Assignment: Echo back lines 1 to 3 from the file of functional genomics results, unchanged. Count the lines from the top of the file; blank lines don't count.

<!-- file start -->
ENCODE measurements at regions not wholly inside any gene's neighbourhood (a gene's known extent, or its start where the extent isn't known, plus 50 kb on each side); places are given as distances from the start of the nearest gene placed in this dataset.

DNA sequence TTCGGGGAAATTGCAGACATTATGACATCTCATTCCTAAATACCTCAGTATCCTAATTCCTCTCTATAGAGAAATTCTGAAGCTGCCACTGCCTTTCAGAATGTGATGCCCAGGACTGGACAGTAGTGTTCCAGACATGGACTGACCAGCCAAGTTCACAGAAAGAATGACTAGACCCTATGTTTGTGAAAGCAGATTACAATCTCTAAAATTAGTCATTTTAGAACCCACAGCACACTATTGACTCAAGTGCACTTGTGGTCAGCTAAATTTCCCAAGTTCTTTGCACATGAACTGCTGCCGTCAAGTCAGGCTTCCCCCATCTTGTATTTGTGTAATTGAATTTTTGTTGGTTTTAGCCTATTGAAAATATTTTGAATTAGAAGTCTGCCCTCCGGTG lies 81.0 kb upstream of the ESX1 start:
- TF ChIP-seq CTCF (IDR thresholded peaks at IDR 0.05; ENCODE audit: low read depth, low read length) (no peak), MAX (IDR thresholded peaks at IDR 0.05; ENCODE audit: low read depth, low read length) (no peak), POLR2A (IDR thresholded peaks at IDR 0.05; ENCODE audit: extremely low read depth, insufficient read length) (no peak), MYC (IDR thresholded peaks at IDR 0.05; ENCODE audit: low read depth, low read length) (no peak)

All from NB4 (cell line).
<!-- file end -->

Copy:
ENCODE measurements at regions not wholly inside any gene's neighbourhood (a gene's known extent, or its start where the extent isn't known, plus 50 kb on each side); places are given as distances from the start of the nearest gene placed in this dataset.

DNA sequence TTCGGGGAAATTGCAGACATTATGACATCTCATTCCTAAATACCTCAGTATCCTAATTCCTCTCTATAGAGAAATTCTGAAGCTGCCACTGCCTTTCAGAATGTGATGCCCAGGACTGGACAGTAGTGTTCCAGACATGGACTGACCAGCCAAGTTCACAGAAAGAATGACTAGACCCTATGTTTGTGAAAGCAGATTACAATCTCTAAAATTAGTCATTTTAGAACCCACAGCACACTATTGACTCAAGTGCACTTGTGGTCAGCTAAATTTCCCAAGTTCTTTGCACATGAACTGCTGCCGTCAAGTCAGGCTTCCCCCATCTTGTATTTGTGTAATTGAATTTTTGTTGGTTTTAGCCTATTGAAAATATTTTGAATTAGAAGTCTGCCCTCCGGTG lies 81.0 kb upstream of the ESX1 start:
- TF ChIP-seq CTCF (IDR thresholded peaks at IDR 0.05; ENCODE audit: low read depth, low read length) (no peak), MAX (IDR thresholded peaks at IDR 0.05; ENCODE audit: low read depth, low read length) (no peak), POLR2A (IDR thresholded peaks at IDR 0.05; ENCODE audit: extremely low read depth, insufficient read length) (no peak), MYC (IDR thresholded peaks at IDR 0.05; ENCODE audit: low read depth, low read length) (no peak)